Clinton Museum eyes larger facility

Martha Parker jokes that she's been waiting 20 years to move from the milkshed to the barn.

Since 1983, the Overbrook woman has been working tirelessly to preserve the history of Clinton and the Wakarusa Valley area where she grew up.


Special to the Journal-World

This rendering by HMA Architects, of Lawrence, shows expansion plans for the Clinton Lake Museum. The Clinton Lake Historical Society on Saturday launched a fund drive to help pay for the addition, which would relieve the museum's exhibition and storage space shortage.

She's been doing it all in a 16-by-52 foot milkshed -- the last remnant of Col. James C. Steele's 1865 farmstead -- that's been converted into a rural museum. But the ever-expanding collection has long since outgrown the space, and the Clinton Lake Historical Society is aiming to expand.

It's launching a campaign to raise the approximately $330,000 Lawrence architect Mark Stogsdill estimates it will cost to erect a 4,800-square-foot addition. Plans call for a barn-like building that would continue the same green board and bat siding that gives the existing structure its rustic charm.

"The primary thing I kept hearing was they wanted to maintain the ties with the rural character of what this museum is all about, so a bright, shiny glass-box museum absolutely would not fit into the picture," says Stogsdill, of HMA Architects. "They wanted something that looks like it was part of the scene 100 years ago."

Fund-raising consultant Douglas Burger met with the society Saturday evening at its annual meeting, and details of the capital campaign will be announced in the coming weeks. There's no timeline for breaking ground, though Burger has said 18 months seemed realistic.

The new building couldn't come soon enough for Parker. She's curator at the tiny museum, near the shore of Clinton Lake at Bloomington Park. As it stands, only one of the six exhibitions that have been developed through the years to tell the Clinton area's story can be displayed at a time.

"We have 50 exhibit panels stored at Watkins Museum," Parker laments. "To be able to have all of those up at one time just really interprets the lake area."

Gatherings present, past

The new building would house approximately 2,400 square feet of open gallery space on the ground floor. A large meeting room, storage area and kitchen would occupy the basement, with walk-out access to a lakeside patio.

"The space itself is exciting, but I think the piece that really gets me the most excited is the increased number of people that can have access to the information and the history of that area," says Lanaea Heine, immediate past president of the historical society. "It can become a destination point for education groups as well as just interested community members.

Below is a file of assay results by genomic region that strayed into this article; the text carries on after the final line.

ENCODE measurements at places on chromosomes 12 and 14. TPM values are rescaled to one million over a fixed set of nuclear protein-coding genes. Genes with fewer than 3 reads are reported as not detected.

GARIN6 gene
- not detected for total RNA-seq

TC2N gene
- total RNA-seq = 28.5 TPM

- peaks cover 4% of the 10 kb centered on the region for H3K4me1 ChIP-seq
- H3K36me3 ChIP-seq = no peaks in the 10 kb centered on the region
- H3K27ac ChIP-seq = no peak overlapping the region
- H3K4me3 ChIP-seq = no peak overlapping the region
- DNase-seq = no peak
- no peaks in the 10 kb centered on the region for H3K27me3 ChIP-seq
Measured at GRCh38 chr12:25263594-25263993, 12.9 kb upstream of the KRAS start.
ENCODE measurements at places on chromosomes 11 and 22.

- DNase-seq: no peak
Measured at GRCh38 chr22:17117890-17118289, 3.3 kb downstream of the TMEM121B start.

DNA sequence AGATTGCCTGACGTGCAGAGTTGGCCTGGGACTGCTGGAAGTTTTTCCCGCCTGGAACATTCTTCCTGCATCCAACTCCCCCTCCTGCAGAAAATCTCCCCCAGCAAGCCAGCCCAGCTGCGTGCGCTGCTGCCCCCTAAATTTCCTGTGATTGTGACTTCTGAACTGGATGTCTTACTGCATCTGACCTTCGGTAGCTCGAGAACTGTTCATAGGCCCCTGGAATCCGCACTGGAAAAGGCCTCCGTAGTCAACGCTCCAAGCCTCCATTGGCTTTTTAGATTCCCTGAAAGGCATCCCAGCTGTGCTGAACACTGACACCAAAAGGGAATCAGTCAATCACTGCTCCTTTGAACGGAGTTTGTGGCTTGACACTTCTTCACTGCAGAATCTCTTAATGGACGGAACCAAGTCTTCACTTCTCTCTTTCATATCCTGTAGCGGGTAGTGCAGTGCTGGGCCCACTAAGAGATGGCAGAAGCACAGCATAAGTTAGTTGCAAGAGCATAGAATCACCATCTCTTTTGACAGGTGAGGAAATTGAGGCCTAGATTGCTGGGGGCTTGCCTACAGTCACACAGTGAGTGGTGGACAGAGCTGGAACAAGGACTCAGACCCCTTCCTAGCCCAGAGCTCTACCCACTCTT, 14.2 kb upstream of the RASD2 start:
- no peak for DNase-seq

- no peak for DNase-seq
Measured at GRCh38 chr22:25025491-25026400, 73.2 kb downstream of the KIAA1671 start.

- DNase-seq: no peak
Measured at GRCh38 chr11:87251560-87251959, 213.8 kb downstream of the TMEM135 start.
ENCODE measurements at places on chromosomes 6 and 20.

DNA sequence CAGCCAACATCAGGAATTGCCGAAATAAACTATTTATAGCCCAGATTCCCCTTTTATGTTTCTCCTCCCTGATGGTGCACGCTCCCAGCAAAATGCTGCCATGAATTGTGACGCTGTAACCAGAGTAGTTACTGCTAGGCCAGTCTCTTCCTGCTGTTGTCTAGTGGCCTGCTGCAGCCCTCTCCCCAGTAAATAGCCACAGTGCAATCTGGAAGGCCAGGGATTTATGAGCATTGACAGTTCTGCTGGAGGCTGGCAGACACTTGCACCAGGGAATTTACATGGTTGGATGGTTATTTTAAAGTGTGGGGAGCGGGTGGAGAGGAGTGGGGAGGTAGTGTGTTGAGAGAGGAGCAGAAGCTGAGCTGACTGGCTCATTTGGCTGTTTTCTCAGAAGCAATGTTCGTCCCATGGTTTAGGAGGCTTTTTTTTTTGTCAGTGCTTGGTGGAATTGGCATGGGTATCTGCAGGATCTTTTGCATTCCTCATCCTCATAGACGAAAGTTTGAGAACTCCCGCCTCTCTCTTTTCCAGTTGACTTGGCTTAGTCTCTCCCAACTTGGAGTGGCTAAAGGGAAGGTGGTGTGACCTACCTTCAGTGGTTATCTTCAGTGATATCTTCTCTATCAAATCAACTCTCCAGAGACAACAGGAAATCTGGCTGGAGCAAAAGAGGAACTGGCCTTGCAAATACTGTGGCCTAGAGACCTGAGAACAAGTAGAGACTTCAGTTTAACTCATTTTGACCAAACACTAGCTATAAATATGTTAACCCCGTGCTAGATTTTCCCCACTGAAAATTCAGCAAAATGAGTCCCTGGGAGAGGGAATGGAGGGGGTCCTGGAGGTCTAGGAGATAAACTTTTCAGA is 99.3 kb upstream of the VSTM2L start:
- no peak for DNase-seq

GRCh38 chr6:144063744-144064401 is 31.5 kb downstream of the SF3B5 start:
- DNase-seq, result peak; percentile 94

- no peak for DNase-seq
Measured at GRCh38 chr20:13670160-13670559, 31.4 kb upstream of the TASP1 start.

"It holds a lot of potential for creating excitement about the history that shaped our community."

That history dates back to the indigenous people who inhabited the area before New Englanders settled Kansas territory. Remnants of those cultures were unearthed when the Corps of Engineers excavated the Clinton Reservoir site before filling the lake in 1977.

The area also played a rich role in the Bleeding Kansas period, serving as an abolitionist stronghold against pro-slavery forces.

Clinton Lake Historical Society president Charlie Thomas' daughter lives in the Clinton house where he grew up. On that same site in 1855, 300 armed pro-slavers took over the territorial legislature election, stealing ballot boxes and tipping the scales in their favor. Clinton residents appealed, Thomas says, and a revote took place.

During Lawrence sesquicentennial celebrations this summer, a national group will erect a log cabin on the site land and re-enact the 1855 election.

"The more I have been involved with what's gone on out here, the more I have discovered what a prominent role this area -- not just Clinton and Bloomington, but the Wakarusa Valley area -- played in the history of this country," Thomas says.

A complete story

A perhaps lesser-known fact is that a large black population called the area home for many years. Soldiers in the First Kansas Colored Infantry returned to settle there after the Civil War, Parker says, and most of her neighbors when she was young were black farmers who lived, worked, died and were buried with their white friends.

Parker, who has written a book about the Underground Railroad, says many of the 34 documented Underground Railroad sites in Douglas County are in the Wakarusa River Valley. The Clinton Museum has been designated an Underground Railroad Facility by the National Parks System.

Parker's family was one of the first to sell its land when the Corps of Engineers started buying it from Wakarusa Valley inhabitants in the late 1960s. As others began to sell properties that had been in their families for generations, artifacts and accumulated family histories began to be sold or burned.

"This is devastating," Parker remembers thinking. "These people have been there for generations. They would never have left this valley. ... I could just see history going up in smoke."

She urged them to save everything, and the beginnings of the Clinton Museum were born.

Through the years, the collection has grown. Parker's looking forward to the day when she can gather it back from storage areas scattered across Douglas County and finally properly tell the story of the Clinton Lake communities in one place.

"This has been my dream for 20 years," she says.


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